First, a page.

London: Love to play wind instruments like trumpets, trombones, saxophones or bagpipes? Be careful as you may be at a heightened risk of developing a deadly inflammatory lung disease dubbed as ‘bagpipe lung’, warns a study.
The warning comes after a 61-year-old British man died of chronic inflammatory lung condition called hypersensitivity pneumonitis.
It is thought to have been caused by regularly breathing in mould and fungi lurking inside the moist interior of a set of bagpipes.
The man had a dry cough and progressive breathlessness for seven years, despite treatment with immuno-suppressant drugs.
The doctors identified multiple potential precipitating antigens isolated from his bagpipes.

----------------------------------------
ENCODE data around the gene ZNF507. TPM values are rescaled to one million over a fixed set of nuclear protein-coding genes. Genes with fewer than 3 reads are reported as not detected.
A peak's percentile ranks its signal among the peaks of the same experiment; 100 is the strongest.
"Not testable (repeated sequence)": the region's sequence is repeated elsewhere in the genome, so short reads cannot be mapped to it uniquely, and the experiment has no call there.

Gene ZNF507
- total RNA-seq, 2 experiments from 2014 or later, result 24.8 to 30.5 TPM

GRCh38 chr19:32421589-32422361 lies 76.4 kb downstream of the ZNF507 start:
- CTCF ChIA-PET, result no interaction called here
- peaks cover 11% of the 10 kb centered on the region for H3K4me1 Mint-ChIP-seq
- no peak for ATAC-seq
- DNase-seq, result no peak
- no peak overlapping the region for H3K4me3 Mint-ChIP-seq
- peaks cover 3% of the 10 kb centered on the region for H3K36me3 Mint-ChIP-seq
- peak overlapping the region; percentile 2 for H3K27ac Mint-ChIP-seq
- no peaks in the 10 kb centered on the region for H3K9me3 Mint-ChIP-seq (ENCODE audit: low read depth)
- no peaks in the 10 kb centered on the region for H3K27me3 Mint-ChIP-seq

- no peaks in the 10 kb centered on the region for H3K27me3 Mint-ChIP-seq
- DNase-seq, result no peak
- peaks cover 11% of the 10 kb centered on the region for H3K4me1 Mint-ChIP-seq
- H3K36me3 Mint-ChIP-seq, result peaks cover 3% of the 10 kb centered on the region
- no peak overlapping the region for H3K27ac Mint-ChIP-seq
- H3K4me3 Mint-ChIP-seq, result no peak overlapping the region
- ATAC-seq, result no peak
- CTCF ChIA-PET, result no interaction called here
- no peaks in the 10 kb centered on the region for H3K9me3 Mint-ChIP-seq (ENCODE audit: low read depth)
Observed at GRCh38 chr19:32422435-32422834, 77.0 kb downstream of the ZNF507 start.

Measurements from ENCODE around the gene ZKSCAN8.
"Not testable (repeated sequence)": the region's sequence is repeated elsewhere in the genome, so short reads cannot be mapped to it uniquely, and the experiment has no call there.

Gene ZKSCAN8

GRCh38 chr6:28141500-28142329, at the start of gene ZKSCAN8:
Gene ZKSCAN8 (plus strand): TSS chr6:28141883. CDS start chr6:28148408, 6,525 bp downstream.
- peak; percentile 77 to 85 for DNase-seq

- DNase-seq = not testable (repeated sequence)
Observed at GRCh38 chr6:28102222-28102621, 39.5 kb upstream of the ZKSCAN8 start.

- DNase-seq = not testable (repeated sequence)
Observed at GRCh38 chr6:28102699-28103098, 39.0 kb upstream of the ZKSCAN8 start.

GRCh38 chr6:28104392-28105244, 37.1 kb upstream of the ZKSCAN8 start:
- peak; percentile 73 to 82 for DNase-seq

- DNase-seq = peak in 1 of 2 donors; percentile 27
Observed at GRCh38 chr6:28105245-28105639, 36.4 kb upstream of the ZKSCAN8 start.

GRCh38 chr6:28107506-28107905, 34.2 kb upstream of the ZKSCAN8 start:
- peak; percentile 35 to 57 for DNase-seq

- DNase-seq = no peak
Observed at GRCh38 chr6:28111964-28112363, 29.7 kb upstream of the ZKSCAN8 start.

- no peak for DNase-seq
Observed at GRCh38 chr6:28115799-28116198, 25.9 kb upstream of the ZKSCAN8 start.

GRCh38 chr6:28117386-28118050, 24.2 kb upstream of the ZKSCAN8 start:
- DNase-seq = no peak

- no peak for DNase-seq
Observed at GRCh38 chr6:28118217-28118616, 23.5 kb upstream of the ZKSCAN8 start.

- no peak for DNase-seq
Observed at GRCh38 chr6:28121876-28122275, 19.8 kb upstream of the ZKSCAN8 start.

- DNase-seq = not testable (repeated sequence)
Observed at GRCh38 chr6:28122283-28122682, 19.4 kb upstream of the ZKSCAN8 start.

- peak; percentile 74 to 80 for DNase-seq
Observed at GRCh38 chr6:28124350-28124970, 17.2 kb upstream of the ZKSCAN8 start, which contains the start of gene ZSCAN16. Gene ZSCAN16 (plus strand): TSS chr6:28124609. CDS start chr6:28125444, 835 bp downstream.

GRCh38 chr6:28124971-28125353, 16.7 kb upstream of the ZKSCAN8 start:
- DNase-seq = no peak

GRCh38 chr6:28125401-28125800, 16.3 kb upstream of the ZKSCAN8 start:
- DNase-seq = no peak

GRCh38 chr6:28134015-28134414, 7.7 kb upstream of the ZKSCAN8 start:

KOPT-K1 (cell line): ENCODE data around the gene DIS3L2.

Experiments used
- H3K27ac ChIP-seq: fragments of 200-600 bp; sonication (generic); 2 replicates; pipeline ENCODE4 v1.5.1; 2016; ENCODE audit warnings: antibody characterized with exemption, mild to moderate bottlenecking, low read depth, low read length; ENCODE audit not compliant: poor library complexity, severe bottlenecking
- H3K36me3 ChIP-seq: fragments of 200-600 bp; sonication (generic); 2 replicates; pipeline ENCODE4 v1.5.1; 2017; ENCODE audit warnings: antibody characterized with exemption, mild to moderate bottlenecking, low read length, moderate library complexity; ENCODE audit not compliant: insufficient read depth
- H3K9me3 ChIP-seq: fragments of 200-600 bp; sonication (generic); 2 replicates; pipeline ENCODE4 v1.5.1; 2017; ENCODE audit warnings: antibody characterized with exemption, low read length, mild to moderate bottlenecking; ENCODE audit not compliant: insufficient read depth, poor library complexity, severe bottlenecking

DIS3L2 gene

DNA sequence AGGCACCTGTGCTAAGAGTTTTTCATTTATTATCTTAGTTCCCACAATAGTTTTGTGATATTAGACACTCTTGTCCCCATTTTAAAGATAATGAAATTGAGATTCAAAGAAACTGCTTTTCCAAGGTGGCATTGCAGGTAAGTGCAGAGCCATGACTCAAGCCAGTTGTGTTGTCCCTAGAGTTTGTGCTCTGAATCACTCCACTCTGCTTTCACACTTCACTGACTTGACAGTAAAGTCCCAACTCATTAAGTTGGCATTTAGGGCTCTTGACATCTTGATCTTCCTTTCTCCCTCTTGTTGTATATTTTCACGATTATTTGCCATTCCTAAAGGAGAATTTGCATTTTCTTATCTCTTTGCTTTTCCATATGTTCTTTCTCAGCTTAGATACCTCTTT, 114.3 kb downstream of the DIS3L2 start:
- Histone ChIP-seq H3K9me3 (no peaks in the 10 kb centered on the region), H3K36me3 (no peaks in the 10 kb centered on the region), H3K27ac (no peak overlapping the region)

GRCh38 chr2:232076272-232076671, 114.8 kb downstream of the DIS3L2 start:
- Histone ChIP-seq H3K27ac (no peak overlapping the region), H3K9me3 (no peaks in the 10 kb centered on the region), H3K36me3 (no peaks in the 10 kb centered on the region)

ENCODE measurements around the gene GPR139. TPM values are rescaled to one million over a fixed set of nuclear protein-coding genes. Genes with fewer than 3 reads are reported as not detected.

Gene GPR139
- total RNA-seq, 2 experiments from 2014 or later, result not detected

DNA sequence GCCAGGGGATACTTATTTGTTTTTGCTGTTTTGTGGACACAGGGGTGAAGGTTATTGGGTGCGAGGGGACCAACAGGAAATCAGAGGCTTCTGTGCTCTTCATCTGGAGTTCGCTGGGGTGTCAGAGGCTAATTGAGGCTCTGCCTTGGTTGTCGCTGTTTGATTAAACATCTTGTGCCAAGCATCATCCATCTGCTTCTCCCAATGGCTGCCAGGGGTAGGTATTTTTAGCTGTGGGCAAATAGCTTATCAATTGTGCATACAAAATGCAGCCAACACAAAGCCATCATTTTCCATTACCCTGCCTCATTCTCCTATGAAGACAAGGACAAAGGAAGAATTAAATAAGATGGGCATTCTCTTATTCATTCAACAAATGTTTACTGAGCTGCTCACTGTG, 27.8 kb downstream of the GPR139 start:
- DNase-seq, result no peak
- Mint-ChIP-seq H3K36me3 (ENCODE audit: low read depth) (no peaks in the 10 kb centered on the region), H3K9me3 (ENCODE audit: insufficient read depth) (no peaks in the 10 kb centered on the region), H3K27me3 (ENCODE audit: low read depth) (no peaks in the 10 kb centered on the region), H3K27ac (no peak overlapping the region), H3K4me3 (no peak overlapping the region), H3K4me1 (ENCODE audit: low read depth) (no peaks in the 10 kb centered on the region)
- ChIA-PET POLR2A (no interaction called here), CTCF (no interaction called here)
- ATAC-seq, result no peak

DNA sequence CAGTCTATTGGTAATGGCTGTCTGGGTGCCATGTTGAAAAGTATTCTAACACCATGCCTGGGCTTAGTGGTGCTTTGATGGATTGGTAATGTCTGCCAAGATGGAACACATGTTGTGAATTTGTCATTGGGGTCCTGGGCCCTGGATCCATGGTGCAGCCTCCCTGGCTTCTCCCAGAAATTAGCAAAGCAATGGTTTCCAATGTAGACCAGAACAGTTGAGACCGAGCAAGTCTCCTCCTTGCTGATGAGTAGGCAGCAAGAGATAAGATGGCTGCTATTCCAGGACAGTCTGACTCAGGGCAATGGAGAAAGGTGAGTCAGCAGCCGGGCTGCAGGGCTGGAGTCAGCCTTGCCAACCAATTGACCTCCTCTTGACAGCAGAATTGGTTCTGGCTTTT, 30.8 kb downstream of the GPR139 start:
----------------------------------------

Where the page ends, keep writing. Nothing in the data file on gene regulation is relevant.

He died due to extensive lung damage consistent with acute respiratory distress syndrome and tissue fibrosis, the study said.
“This is the first case that identified fungal exposure, from a bagpipe player, as a potential trigger for the development of hypersensitivity pneumonitis,” said Jenny King from University Hospital of South Manchester in Manchester, Britain.
The findings showed that interiors of wind instruments turn moist and may thus foster growth of fungi or moulds that can lead to hypersensitivity pneumonitis.
This condition gets triggered by the immune system’s response to an inhaled environmental antigen.
The authors noted that any type of wind instrument could be contaminated with yeasts and moulds, making players susceptible to the risk of hypersensitivity pneumonitis.
Cleaning instruments immediately after use and allowing them to drip dry could theoretically curb the risk of microbe growth, the researchers suggested, in the paper published in the journal Thorax.